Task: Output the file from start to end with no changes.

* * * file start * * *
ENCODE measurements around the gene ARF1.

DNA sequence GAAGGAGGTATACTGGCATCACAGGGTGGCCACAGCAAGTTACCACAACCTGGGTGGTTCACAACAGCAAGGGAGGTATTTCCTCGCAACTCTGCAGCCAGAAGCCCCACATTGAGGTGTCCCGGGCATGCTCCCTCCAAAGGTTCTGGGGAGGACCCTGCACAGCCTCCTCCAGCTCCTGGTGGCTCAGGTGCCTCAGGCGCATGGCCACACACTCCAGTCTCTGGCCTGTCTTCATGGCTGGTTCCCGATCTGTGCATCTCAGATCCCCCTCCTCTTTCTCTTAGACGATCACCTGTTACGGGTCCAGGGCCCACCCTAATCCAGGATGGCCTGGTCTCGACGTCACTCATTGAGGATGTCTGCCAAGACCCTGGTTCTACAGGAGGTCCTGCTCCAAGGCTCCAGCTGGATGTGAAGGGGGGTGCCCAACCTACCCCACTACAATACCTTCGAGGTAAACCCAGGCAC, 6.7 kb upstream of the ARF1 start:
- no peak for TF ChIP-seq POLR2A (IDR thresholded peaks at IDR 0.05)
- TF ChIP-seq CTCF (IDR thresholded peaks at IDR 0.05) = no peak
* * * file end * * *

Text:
ENCODE measurements around the gene ARF1.

DNA sequence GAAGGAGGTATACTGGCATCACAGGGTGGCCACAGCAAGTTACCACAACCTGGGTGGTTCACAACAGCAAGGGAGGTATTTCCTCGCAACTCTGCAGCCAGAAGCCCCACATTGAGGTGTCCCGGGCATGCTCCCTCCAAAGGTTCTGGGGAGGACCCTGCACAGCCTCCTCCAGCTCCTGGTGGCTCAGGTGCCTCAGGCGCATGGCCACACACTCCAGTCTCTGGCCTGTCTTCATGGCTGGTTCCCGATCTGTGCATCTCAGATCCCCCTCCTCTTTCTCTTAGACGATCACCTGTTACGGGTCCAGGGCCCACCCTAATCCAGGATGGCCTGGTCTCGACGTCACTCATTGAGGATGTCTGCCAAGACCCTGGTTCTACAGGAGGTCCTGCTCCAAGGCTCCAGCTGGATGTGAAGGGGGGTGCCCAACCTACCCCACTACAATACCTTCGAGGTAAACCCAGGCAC, 6.7 kb upstream of the ARF1 start:
- no peak for TF ChIP-seq POLR2A (IDR thresholded peaks at IDR 0.05)
- TF ChIP-seq CTCF (IDR thresholded peaks at IDR 0.05) = no peak